You know, I’ve reached a point where I can’t help but think that maybe it’s just best for traditional polytheists, recons, and academics to separate from the greater neo-/pagan community. What good has come from this long-standing habit of continuing to hang out together, in spite of diminishing common ground? Furthermore, I’ll wager there was never really much of that to begin with, just a lot of people insisting that there was. The dowager Hekate invented by Robert Graves to enforce his “maiden-mother-crone” archetype has little in common with the maiden Hekate of traditional Hellenismos.
Yeah, I’ve seen on the periphery that the Heathens/Asatruar/Northern Polytheists/etc…, who’re actively separate from the neo-pagan community (which seems to be most of them, in spite of insistence of otherwise from many pagans, which seems largely fostered by the fact that the only Heathens, etc, that most pagans know still participate in the pagan community) have their own problems that, considering all the fun times going down in Hellas right now, what with Golden Dawn (the Greek Neonazi party, not the occult order), makes me rather apprehensive to even suggest separatism, I’m at a point where I barely read blogs from non-Hellenists, anymore, and when I do, so little resonates with me that I often wonder why I even bother, anymore.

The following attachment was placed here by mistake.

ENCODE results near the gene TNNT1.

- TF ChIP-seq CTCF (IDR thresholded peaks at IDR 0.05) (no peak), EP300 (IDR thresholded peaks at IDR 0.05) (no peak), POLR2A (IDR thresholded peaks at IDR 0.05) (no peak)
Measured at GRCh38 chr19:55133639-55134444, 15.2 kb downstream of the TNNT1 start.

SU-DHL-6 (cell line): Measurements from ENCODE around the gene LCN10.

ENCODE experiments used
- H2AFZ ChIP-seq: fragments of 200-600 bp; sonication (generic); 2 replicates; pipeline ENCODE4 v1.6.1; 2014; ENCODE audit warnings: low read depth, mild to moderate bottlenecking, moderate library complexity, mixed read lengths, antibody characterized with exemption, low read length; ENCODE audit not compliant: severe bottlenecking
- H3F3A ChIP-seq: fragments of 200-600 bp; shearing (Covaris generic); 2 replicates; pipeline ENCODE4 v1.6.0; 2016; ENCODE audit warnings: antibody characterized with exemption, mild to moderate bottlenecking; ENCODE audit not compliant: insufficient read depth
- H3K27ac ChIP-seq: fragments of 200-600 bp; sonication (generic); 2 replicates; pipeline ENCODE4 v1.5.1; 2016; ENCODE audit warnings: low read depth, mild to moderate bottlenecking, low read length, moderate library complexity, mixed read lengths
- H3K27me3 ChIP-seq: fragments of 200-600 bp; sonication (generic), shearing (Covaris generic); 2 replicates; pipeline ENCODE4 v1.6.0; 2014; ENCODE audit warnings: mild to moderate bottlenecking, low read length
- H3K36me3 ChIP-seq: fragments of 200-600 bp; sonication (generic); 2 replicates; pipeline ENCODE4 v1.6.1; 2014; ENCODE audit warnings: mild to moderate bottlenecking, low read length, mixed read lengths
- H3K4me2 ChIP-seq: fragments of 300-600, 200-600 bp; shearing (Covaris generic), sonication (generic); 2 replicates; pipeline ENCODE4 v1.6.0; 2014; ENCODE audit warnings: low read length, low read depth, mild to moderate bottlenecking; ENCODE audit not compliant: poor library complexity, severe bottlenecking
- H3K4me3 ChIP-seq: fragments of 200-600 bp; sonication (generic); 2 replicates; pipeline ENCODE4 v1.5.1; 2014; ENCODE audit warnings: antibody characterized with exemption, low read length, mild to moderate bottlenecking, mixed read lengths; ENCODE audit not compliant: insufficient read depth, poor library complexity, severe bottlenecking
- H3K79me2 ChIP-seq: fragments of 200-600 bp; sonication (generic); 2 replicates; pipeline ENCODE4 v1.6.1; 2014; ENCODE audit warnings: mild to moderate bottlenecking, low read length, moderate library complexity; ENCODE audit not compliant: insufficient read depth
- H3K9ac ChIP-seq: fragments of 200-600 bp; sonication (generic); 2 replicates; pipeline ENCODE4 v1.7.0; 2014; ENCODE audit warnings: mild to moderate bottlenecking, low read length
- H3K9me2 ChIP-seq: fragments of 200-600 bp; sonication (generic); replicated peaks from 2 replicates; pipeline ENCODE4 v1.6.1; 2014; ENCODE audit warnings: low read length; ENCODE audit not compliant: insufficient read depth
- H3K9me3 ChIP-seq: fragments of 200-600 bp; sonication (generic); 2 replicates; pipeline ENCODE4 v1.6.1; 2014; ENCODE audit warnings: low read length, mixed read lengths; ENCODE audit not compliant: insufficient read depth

Don’t get me wrong, separatism would also pose issues for me even here in the States, cos guess what? I’m extroverted and social and prone to get depressed from lonliness, and let’s be frank: There just aren’t that many Hellenists in Michigan; at least if I’m ostensibly open to doing things with neo-/pagans, there’s a possibility that I’ll find a few people just by walking up the street to the Triple Goddess bookstore. I forsee very little reward from cutting myself off from potential community when community ritual was a BIG part of the ancient religion. Furthermore, there are still plenty of ostensibly “neopagan” texts that I have gotten some use from, if only cos I have a talent for what some call “artistic thinking” and can easily adapt information to ancient Hellenic thinking, Classical Hedonist philosophy, and so on. Yeah, The Urban Primitive, as a quick example, was pretty far from indispensable, and has a lot of issues, in a bad way, but since I have a decent foundation in devotional Hellenismos, I found it pretty easy to adapt the good information that was in there. Other books have been a little better, some worse, most about on-par.